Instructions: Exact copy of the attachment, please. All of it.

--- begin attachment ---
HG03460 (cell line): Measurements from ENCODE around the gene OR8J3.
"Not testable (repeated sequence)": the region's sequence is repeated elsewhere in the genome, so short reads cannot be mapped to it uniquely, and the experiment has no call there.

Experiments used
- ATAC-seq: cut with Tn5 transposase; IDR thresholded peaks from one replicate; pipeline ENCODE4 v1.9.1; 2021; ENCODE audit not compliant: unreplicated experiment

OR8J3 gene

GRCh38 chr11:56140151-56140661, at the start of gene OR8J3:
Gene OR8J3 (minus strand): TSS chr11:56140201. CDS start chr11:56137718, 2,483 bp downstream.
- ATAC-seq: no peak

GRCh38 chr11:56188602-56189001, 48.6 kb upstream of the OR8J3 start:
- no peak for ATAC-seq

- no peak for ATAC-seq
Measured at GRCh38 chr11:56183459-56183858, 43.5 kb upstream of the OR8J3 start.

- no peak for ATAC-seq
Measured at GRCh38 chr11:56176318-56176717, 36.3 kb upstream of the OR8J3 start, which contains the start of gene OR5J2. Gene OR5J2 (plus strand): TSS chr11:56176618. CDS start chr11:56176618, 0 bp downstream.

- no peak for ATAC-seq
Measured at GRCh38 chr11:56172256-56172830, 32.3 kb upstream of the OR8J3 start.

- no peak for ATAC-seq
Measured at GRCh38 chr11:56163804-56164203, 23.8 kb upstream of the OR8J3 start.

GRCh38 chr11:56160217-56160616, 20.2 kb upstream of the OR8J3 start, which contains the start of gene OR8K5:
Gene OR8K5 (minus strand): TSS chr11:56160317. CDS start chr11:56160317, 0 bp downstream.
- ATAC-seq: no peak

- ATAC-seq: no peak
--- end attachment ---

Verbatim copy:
HG03460 (cell line): Measurements from ENCODE around the gene OR8J3.
"Not testable (repeated sequence)": the region's sequence is repeated elsewhere in the genome, so short reads cannot be mapped to it uniquely, and the experiment has no call there.

Experiments used
- ATAC-seq: cut with Tn5 transposase; IDR thresholded peaks from one replicate; pipeline ENCODE4 v1.9.1; 2021; ENCODE audit not compliant: unreplicated experiment

OR8J3 gene

GRCh38 chr11:56140151-56140661, at the start of gene OR8J3:
Gene OR8J3 (minus strand): TSS chr11:56140201. CDS start chr11:56137718, 2,483 bp downstream.
- ATAC-seq: no peak

GRCh38 chr11:56188602-56189001, 48.6 kb upstream of the OR8J3 start:
- no peak for ATAC-seq

- no peak for ATAC-seq
Measured at GRCh38 chr11:56183459-56183858, 43.5 kb upstream of the OR8J3 start.

- no peak for ATAC-seq
Measured at GRCh38 chr11:56176318-56176717, 36.3 kb upstream of the OR8J3 start, which contains the start of gene OR5J2. Gene OR5J2 (plus strand): TSS chr11:56176618. CDS start chr11:56176618, 0 bp downstream.

- no peak for ATAC-seq
Measured at GRCh38 chr11:56172256-56172830, 32.3 kb upstream of the OR8J3 start.

- no peak for ATAC-seq
Measured at GRCh38 chr11:56163804-56164203, 23.8 kb upstream of the OR8J3 start.

GRCh38 chr11:56160217-56160616, 20.2 kb upstream of the OR8J3 start, which contains the start of gene OR8K5:
Gene OR8K5 (minus strand): TSS chr11:56160317. CDS start chr11:56160317, 0 bp downstream.
- ATAC-seq: no peak

- ATAC-seq: no peak